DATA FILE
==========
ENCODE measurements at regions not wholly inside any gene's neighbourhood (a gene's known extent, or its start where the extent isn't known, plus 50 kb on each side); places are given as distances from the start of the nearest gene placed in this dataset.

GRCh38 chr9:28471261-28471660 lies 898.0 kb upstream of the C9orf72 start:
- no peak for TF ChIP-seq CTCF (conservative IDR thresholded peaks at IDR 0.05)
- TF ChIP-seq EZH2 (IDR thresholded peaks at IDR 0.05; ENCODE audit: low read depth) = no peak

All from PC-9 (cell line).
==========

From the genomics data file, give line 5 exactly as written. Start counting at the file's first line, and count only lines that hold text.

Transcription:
All from PC-9 (cell line).